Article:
Okay, so having satisfied myself through some basic checks that I'm not about to click a dodgy link set up by scammers to harvest my bank details and/or infect my computer with malware, I open the link provided. The link itself, I see before I click, is https:// but goes to a domain belonging to one of those CRM or email marketing management services. This URL in turn redirects my browser to another, different URL on a different domain.
Houston, we have a problem
The page the link has redirected me to is not secure. Again, as I don't want to identify the organisations involved, let's pretend the original lender is called Ripoff and the site I've been redirected to is a cloud hosted site operated by Super Awesome Cloud Inc., who own the domain superawesomecloudwebsites.com (I haven't checked if that's registered, so apologies if there really is a superawesomecloudwebsites.com and I'd like to make it clear they are not in any way affiliated with this story, it's just an example).
The URL I've been sent to, then, is something like
There's no redirect to a secure site, there's no little padlock, there's no oh-so-important little "s" after the "http". I'm looking at a form asking for my name, bank account information and postcode on an unencrypted, plain-text connection to a subdomain on a third party cloud hosting site which could have been set up by anyone. Even the browser warns me quite prominently the page is insecure and to not enter any personal information.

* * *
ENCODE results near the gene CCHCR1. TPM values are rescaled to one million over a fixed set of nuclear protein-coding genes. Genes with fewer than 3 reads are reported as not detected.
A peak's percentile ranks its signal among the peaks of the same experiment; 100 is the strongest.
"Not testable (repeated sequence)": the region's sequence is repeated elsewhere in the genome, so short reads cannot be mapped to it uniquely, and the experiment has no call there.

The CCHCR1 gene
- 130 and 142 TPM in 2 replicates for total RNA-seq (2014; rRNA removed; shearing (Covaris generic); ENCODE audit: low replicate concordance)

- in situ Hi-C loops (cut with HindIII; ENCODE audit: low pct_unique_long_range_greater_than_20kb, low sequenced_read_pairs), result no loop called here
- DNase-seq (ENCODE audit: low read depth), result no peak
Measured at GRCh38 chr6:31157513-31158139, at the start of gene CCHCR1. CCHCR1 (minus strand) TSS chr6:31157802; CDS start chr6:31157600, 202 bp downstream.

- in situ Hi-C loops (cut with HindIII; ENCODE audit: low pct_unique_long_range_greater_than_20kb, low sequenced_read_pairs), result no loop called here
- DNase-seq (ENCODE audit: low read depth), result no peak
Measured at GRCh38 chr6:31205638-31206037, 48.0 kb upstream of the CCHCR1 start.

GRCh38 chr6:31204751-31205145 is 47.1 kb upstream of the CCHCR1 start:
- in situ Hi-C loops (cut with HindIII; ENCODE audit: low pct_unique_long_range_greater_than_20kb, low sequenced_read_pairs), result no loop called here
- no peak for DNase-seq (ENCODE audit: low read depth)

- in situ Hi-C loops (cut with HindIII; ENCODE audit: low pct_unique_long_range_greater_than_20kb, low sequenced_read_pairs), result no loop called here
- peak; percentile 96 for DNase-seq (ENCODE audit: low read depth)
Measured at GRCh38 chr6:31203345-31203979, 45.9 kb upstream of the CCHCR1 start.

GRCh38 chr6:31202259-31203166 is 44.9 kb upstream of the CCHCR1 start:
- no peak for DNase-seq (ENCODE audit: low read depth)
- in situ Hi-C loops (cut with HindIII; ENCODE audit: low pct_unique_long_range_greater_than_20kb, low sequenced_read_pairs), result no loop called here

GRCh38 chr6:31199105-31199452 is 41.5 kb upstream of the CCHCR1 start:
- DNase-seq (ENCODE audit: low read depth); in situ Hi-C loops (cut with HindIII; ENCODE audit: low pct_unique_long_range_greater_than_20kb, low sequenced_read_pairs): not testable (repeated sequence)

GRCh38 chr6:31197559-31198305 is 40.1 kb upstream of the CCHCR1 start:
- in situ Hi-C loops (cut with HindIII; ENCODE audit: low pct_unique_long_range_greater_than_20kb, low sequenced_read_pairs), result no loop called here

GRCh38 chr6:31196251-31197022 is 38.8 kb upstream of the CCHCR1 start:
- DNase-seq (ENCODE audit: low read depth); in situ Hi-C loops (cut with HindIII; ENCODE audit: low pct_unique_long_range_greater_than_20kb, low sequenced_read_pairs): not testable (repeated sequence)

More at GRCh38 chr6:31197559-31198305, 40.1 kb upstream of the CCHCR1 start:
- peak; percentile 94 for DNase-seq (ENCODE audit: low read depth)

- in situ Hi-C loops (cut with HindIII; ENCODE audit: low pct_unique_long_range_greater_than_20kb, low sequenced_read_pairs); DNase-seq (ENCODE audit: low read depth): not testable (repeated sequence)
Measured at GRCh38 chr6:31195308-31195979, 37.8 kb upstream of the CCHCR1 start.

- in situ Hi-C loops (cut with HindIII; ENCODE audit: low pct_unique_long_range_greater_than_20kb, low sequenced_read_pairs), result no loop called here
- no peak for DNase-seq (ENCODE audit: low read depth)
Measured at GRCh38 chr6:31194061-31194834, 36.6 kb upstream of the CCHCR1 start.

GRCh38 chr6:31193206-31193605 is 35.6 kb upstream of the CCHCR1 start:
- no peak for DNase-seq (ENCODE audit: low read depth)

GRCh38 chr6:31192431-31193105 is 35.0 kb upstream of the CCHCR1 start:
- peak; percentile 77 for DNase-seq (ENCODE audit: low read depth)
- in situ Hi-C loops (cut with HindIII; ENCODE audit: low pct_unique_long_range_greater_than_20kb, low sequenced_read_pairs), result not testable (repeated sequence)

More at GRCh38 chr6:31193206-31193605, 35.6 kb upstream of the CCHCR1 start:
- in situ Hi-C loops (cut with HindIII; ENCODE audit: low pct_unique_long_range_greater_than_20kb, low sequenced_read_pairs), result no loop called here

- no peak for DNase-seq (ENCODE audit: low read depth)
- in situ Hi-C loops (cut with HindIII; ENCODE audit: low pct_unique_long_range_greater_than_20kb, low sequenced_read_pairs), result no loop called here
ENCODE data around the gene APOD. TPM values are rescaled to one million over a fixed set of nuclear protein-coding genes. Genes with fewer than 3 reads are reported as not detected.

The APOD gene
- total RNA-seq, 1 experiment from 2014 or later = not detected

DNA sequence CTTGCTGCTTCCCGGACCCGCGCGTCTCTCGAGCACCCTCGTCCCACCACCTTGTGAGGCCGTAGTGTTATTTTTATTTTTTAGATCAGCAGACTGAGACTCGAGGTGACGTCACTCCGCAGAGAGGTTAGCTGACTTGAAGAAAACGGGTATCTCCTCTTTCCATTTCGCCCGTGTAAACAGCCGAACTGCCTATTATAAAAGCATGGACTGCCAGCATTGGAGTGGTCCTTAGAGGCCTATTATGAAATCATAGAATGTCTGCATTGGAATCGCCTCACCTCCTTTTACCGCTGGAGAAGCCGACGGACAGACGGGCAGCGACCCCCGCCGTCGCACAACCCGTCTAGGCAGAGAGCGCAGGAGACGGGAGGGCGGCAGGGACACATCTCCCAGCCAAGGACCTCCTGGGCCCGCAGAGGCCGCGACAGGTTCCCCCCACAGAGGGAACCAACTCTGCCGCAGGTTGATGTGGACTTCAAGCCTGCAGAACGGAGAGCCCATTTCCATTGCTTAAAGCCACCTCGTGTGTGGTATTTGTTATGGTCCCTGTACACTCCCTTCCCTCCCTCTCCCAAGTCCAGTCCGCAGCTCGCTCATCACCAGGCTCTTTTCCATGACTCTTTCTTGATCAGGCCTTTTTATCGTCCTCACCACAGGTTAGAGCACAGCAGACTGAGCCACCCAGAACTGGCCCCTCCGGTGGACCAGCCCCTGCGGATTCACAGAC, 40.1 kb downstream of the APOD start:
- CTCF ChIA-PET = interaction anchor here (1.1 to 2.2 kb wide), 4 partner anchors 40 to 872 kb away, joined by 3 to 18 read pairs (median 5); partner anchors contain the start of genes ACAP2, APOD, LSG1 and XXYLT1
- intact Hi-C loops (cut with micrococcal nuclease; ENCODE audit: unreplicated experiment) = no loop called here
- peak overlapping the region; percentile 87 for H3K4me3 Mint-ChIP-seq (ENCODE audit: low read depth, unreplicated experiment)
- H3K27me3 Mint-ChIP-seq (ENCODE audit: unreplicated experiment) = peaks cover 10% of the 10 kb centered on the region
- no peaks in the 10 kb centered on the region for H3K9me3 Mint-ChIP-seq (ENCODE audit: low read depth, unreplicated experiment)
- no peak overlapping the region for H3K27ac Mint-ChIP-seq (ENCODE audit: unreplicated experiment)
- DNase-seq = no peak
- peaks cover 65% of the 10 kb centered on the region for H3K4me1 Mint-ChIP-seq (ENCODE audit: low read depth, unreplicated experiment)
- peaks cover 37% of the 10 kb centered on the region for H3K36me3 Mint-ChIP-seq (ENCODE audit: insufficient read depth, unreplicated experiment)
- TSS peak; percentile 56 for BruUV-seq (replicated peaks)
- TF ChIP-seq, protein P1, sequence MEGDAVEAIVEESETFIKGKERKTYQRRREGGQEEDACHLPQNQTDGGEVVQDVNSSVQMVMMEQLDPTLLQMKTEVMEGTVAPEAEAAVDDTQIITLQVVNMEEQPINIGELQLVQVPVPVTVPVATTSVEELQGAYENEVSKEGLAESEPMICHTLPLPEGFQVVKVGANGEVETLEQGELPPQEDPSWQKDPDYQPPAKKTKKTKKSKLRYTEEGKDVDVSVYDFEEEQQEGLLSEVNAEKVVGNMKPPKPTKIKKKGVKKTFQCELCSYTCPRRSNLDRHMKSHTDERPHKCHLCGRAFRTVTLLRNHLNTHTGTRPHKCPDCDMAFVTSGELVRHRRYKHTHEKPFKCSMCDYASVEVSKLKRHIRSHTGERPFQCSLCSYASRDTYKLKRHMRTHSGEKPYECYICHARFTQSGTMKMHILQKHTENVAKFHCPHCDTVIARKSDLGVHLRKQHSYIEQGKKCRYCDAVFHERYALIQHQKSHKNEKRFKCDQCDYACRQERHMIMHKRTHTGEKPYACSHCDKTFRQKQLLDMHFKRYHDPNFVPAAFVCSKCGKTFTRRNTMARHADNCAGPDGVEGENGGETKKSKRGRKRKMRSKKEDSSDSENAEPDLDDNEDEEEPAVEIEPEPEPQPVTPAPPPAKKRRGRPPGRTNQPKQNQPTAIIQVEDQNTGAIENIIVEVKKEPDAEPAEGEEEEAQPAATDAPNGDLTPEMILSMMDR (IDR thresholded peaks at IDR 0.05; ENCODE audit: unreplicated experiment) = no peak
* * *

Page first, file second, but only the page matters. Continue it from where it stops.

At this point, despite having already taken some reasonable steps to satisfy myself the original email was genuine, I'm taken aback - could it have been a phishing scam after all?
It wasn't. Direct communication with what I've checked are actually the legit, for-real administrators for this lender confirms it - the email and link did come from them.
I send them an email highlighting that the site they've set up to collect client bank details is not secure, and point out the assurances they made in their email that "all information entered by you is encrypted and held securely."
I also point out the use of a cloud hosting service provides no means of verifying the identity of who set it up.
I might have been a little harsh, but as I've said - security is important - and I in no uncertain terms tell them they look very much like a phishing scam, that it's poor form and risks personal data being leaked.
A poor response
The next day, I receive a short email back. None of the very valid concerns I raised are addressed, at all. Instead I am informed "due to the high volume of traffic to the website, it has been temporarily suspended" and that I should try again later. I am also told they request I "refrain from chasing for updates as this will delay our process."